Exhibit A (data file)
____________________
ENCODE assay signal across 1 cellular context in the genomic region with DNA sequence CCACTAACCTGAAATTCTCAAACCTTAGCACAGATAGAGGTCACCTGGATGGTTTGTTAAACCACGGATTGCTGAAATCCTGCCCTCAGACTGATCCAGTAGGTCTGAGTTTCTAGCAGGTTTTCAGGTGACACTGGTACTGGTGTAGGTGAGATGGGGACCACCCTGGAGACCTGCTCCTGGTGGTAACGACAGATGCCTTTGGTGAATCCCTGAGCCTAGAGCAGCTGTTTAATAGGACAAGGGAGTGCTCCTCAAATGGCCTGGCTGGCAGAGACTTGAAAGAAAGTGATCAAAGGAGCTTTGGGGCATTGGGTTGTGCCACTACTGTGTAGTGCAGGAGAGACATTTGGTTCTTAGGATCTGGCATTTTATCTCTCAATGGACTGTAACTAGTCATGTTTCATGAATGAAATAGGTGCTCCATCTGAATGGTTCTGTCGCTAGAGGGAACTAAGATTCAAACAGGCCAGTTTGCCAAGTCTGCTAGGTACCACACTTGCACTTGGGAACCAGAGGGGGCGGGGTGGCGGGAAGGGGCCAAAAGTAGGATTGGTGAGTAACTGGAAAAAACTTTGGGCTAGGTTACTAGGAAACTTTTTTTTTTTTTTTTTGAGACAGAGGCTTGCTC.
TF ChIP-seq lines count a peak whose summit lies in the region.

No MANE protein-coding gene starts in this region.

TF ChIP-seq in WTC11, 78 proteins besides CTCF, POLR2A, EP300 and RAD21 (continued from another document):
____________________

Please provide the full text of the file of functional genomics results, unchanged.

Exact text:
ENCODE assay signal across 1 cellular context in the genomic region with DNA sequence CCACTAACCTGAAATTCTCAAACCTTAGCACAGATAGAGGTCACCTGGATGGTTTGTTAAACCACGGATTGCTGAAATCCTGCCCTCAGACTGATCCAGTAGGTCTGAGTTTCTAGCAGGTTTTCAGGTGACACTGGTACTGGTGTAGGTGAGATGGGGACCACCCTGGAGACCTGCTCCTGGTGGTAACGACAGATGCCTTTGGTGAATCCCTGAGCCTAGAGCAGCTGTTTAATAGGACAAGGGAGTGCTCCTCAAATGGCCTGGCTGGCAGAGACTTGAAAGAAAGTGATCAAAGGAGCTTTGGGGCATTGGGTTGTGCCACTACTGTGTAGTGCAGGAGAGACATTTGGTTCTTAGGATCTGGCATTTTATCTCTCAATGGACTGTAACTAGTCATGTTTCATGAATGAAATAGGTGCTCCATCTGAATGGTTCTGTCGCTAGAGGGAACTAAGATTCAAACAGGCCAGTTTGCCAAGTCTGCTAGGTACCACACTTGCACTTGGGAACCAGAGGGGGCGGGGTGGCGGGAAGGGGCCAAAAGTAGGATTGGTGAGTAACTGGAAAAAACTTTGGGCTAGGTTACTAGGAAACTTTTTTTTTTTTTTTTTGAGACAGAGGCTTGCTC.
TF ChIP-seq lines count a peak whose summit lies in the region.

No MANE protein-coding gene starts in this region.

TF ChIP-seq in WTC11, 78 proteins besides CTCF, POLR2A, EP300 and RAD21 (continued from another document):